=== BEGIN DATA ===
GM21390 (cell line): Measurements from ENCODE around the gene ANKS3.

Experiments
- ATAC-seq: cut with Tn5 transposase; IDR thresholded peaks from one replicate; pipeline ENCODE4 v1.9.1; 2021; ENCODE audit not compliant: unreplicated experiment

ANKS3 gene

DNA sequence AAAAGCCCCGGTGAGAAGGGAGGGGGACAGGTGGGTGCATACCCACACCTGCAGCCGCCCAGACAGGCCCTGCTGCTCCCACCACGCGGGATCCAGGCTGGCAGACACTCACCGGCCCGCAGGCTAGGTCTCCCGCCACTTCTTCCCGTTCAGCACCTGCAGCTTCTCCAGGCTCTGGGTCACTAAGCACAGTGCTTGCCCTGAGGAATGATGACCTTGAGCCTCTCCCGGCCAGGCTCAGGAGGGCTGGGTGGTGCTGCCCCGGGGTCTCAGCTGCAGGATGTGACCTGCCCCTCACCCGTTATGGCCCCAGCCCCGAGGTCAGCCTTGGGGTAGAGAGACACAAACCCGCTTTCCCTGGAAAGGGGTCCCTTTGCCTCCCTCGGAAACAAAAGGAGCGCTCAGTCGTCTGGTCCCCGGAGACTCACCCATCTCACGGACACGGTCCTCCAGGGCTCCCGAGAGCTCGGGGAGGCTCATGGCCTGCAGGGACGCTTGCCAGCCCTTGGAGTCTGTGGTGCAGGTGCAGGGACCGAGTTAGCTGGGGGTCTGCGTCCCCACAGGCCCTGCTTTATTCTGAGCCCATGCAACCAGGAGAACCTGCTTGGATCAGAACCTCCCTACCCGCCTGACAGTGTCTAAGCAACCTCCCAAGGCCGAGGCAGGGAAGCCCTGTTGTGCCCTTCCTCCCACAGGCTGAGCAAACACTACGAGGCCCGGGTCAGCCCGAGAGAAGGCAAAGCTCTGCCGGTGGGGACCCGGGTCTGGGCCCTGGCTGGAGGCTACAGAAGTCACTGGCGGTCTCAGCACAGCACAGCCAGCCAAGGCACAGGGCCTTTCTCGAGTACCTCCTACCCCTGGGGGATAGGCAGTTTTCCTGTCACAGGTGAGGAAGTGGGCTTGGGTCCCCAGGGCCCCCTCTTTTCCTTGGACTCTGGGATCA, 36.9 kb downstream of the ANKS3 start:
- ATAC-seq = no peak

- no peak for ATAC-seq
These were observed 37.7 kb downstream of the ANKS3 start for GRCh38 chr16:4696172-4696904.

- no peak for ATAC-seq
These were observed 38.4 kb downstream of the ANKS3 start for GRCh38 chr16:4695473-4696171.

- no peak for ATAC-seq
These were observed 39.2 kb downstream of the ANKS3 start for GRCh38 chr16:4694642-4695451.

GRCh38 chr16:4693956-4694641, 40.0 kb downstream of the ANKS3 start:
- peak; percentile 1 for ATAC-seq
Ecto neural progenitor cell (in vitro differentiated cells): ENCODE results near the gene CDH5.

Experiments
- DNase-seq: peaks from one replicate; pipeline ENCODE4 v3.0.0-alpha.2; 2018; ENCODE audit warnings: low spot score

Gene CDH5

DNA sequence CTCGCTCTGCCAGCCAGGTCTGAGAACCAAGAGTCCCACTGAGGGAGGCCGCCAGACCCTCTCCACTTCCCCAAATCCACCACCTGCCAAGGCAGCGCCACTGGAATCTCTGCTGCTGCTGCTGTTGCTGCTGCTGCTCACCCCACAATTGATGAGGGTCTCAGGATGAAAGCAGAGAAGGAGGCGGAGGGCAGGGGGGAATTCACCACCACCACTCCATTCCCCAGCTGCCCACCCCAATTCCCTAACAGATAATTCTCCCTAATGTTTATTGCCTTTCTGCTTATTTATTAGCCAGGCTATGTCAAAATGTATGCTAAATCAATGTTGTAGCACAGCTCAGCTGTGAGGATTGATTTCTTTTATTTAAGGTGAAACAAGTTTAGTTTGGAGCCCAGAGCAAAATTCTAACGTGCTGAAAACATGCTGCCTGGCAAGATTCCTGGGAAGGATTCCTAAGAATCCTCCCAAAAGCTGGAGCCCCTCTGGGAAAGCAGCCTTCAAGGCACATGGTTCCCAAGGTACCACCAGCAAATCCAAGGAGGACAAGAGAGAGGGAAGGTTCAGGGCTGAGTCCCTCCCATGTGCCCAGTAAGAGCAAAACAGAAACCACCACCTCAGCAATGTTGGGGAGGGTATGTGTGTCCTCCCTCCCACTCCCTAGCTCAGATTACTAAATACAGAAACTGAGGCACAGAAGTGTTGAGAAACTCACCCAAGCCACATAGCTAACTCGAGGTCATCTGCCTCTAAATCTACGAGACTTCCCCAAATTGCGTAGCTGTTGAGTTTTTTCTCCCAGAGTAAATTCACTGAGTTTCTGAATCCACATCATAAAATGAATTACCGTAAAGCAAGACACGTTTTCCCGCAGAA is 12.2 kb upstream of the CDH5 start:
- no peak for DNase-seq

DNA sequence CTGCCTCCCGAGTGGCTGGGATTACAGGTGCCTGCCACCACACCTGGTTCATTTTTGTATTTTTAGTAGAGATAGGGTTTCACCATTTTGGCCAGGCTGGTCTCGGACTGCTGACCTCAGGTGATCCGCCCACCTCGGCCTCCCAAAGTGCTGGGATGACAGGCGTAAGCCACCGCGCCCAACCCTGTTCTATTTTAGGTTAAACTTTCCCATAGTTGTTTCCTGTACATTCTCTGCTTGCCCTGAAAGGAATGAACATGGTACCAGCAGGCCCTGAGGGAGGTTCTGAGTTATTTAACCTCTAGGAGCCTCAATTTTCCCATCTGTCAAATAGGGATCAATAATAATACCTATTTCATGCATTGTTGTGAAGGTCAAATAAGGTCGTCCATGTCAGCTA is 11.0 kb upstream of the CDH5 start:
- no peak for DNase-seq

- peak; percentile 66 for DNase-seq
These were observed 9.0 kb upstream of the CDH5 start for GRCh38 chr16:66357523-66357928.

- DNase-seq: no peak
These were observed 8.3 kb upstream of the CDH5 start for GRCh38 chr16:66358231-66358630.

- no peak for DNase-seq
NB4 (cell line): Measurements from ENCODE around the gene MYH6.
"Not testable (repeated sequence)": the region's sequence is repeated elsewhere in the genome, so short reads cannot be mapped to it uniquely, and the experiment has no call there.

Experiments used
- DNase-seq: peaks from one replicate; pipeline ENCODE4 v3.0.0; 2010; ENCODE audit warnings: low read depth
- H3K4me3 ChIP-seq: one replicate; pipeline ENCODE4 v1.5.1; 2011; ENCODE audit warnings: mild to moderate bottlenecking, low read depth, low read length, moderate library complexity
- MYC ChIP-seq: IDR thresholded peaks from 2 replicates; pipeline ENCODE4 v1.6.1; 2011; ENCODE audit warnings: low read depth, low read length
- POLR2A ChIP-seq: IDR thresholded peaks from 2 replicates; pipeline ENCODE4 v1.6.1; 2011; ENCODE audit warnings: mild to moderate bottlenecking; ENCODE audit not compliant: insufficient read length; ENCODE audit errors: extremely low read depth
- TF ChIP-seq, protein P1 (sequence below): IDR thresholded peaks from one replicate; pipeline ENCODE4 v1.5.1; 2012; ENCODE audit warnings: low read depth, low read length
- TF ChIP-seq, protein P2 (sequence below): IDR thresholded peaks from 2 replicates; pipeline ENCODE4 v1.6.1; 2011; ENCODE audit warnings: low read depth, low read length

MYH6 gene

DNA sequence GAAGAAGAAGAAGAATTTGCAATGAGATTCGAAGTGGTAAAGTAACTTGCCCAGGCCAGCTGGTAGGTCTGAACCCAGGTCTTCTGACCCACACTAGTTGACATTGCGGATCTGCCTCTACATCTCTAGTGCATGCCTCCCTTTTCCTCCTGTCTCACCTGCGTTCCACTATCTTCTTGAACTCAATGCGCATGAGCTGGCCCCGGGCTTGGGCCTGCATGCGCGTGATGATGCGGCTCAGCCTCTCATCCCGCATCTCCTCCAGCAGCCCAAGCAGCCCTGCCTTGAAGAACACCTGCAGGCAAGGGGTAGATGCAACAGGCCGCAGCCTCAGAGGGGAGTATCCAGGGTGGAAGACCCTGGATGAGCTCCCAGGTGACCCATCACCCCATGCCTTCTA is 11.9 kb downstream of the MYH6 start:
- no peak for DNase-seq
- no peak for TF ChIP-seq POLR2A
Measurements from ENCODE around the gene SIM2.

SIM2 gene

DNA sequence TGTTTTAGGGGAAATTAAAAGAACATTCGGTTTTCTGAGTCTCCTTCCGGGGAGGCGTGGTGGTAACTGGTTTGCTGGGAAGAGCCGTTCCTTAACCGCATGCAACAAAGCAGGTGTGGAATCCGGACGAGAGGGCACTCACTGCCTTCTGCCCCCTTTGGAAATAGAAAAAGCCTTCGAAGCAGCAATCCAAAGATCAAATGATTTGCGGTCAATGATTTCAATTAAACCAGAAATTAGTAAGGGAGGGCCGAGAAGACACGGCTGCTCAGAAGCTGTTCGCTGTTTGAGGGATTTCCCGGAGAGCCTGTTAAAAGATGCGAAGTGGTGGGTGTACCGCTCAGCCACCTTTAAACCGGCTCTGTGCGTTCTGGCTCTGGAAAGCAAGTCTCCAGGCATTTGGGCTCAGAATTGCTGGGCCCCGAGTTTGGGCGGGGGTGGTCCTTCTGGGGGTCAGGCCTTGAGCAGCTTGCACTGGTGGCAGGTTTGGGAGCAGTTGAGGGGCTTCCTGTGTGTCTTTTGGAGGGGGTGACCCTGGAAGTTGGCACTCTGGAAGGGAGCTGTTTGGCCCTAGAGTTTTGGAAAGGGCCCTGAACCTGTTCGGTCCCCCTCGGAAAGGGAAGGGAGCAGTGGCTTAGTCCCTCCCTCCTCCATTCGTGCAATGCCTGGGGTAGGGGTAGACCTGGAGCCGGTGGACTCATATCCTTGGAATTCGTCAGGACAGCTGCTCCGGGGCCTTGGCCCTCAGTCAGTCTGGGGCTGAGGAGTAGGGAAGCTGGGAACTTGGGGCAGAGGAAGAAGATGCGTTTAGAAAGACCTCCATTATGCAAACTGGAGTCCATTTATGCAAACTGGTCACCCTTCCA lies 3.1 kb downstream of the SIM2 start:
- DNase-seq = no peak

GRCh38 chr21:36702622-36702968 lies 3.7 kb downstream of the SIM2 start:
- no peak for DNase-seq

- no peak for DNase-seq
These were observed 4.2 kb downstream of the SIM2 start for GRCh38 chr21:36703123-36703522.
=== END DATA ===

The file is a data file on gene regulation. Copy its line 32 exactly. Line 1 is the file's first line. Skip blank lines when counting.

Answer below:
- H3K4me3 ChIP-seq: one replicate; pipeline ENCODE4 v1.5.1; 2011; ENCODE audit warnings: mild to moderate bottlenecking, low read depth, low read length, moderate library complexity